Field of dreams
Armstrong High’s coach wants decent baseball field for team
Fred Jeter | 10/9/2015, 8:31 p.m.
Armstrong High School’s baseball program has a passionate coach, a covey of eager athletes and an East End pipeline suggesting more talent is on the way.
What it doesn’t have is a decent field to play on.
The Wildcats’ fourth-year Coach Lawrence Day is determined to turn the negative into a positive.
“We want our field to be a jewel in the middle of Church Hill,” said the 56-year-old coach.
Forgive Coach Day for dreaming big dreams. The more you speak to him, the more the word “playable” emerges as the goal.
“We haven’t played a home game since I’ve been here,” said Coach Day. “All we really need is a field nice enough to play on-campus games here. We’re the only school in the city without that.”
The Wildcats were a commendable 8-8 last spring while practicing at Lucks Field, the adult softball diamond at Rogers and T streets, and playing some “home” games at Hotchkiss Field on East Brookland Park Boulevard.
Located on Cool Lane in the East End, Armstrong High School can be seen by vehicles speeding by on Interstate 64. The Armstrong building, as we know it now, was formerly John F. Kennedy High School before Armstrong and Kennedy merged in 2004.
There is a campus field, although “eyesore” might be a more apt tag. It is unkempt and overgrown.
“It’s not playable,” says Armstrong’s Athletic Director Ksaan Brown. “It holds water, needs a new outfield, infield, fencing — the whole nine yards.”
Coach Day says the weeding process has begun. If you squint, you can almost see the original dirt infield starting to show through.
By spring, he hopes to paint and repair the backstop and fencing along the foul lines and bleachers, bring in new dirt, erect a pitcher’s mound and dugouts, upgrade outfield grass and install portable “mesh” outfield fencing at home run distance.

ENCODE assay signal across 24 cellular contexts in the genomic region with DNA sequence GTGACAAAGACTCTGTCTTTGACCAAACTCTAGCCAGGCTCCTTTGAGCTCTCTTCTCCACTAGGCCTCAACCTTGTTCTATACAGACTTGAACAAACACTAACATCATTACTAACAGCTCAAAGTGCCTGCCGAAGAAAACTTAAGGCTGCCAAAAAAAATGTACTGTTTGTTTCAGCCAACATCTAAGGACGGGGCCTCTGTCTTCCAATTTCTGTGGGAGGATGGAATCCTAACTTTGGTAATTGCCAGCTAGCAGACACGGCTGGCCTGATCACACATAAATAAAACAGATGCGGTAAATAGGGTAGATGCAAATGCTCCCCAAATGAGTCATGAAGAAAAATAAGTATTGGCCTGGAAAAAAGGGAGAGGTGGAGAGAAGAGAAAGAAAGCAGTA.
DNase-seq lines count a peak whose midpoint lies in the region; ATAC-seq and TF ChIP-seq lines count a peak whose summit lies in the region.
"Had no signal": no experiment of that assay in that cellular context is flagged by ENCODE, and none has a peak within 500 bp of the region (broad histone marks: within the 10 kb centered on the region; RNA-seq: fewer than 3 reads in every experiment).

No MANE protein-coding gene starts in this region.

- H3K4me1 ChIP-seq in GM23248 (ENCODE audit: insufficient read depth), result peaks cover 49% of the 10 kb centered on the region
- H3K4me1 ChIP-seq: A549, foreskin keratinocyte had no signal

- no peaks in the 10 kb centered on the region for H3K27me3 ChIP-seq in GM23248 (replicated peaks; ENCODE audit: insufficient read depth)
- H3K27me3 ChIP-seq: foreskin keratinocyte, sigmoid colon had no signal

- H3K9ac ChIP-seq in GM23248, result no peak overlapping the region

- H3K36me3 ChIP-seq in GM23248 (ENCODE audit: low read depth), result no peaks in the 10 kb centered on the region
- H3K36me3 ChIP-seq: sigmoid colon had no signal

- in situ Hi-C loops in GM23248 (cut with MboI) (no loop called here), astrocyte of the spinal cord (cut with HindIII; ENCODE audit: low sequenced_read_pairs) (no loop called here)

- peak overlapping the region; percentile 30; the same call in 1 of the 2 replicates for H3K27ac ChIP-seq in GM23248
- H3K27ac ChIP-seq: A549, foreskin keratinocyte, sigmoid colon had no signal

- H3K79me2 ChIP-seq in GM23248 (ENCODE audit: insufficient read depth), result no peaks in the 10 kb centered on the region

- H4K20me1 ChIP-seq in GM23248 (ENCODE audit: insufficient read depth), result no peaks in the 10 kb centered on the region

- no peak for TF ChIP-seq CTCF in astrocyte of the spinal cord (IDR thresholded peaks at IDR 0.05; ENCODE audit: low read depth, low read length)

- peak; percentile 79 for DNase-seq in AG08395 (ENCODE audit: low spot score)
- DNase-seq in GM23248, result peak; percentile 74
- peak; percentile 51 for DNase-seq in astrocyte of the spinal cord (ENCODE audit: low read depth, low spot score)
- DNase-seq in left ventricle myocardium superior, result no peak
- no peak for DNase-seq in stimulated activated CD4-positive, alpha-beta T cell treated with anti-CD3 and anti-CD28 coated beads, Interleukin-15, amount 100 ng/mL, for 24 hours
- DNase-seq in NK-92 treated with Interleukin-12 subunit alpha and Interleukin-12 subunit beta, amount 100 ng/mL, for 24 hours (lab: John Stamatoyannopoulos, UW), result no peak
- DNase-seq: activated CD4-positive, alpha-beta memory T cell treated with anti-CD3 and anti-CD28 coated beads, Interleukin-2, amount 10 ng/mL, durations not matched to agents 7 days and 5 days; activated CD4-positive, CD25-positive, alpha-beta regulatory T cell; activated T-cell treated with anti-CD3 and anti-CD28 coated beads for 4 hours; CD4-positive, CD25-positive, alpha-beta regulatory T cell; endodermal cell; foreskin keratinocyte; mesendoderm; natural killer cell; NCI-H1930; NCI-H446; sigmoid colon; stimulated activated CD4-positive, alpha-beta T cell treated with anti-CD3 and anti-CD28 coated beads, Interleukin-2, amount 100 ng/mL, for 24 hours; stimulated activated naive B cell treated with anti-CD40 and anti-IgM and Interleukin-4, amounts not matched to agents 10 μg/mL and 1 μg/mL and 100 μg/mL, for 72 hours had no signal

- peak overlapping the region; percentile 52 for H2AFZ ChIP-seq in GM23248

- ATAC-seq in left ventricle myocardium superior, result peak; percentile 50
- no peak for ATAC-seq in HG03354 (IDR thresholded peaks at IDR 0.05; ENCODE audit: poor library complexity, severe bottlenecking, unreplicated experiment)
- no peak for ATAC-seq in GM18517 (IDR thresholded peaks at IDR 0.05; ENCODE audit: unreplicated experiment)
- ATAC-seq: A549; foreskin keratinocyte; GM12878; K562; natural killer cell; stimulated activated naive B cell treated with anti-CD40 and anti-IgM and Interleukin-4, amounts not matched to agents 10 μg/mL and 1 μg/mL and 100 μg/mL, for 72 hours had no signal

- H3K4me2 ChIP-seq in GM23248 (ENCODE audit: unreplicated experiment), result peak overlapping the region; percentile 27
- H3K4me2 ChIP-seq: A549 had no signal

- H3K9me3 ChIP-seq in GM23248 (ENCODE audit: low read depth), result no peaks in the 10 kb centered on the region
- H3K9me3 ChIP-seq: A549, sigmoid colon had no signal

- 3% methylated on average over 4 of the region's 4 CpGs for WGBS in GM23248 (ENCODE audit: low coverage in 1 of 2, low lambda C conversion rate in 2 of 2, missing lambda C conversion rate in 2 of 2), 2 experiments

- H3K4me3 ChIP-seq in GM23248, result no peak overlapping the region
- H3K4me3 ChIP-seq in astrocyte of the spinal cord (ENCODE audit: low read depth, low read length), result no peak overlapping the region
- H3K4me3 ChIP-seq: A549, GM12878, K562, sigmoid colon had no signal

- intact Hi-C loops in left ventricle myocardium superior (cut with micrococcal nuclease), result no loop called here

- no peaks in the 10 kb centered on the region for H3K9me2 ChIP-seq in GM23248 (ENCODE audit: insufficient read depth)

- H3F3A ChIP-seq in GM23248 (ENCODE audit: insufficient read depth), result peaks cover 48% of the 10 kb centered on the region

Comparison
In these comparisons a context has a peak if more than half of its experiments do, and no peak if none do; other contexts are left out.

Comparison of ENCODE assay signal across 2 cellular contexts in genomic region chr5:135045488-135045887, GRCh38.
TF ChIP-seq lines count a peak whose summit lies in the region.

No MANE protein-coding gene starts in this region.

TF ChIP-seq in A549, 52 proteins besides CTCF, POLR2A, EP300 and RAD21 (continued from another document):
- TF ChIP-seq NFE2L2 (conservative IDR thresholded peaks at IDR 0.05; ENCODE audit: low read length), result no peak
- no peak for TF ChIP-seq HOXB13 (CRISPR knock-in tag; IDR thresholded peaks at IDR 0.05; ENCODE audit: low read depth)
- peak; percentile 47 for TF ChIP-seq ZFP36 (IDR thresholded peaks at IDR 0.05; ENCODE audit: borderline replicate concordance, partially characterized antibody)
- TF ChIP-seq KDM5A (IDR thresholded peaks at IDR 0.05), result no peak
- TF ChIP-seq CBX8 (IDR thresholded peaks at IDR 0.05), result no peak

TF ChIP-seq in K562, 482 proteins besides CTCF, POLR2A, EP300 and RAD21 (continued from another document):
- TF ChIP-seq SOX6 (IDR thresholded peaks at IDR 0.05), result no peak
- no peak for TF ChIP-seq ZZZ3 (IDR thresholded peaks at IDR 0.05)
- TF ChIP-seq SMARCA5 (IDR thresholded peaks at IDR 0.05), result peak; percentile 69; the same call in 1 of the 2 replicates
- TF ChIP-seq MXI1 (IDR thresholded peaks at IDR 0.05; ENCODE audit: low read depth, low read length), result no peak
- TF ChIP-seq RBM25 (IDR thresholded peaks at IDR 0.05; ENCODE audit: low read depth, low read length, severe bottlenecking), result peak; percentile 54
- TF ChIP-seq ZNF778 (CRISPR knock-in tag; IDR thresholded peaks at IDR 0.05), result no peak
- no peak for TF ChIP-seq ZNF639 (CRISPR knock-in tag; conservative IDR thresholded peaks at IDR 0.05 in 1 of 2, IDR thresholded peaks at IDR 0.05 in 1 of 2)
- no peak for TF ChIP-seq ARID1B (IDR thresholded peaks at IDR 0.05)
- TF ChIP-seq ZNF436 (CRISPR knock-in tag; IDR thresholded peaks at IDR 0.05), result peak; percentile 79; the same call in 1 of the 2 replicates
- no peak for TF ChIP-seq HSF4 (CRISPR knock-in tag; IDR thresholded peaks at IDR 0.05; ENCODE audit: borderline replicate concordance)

In other words, a total overhaul.
And the cost?
“We need about $10,000 to make it happen,” said Coach Day. He said the Richmond Department of Parks, Recreation and Community Facilities, which owns the field, has agreed to help.
Coach Day’s right-hand man is Robert R. Raymond, aka “Coach Bob,” a CPA by profession and a Richmond baseball “lifer.”
Coach Raymond’s coaching and organizing can be traced to the Blue Sox of the old All-America Semi-Pro League.
Coach Day is hoping alumni, friends, community members and others will help with money and manpower for the effort.
The school does not lack baseball enthusiasm, he insists. In fact, Coach Day also serves as coach and organizer of the Mosby Community Center Spartans, which also uses Lucks as its central field.
Mosby Community Center, located in the Armstrong enrollment district, won all six age groups last spring in the Metropolitan Junior Baseball League.
“In fact, baseball is more popular than basketball at Mosby,” Coach Day said.
In 2012, Coach Day’s AAU Richmond Blue Sox, based out of Mosby, won the 11-12 age division of the MJBL’s Inner-City Classic national youth tournament held in Richmond.
Among city schools, Armstrong High School has the dubious distinction of having the most run-down diamond.
The new Huguenot High School is in the best shape, with brand new baseball and softball fields in the works for next spring.
Thomas Jefferson High School has a playable facility, but no lights, grass infield or foul line/outfield fencing.
John Marshall High School has two fields behind the school, but both are less than adequate. In fact, the adjacent Henderson Middle School adult softball complex has become the Justices’ home field.
George Wythe High School has a fenced field beside the school that it shares with an adult group.
There are no girls’ softball fields at Wythe, Thomas Jefferson or Armstrong high schools.
Coach Day grew up in Richmond when baseball was a more popular sport. He played at Maggie Walker High School with an on-campus field and for Norfolk State University.
Cynics may dismiss Coach Day’s notions, saying the primary reason baseball is losing steam in the city isn’t about facilities, but because of a lack of interest.
Coach Day counters, saying, “You wouldn’t ask kids to play basketball with no court and rims. How can you expect them to play baseball with no diamond in sight?”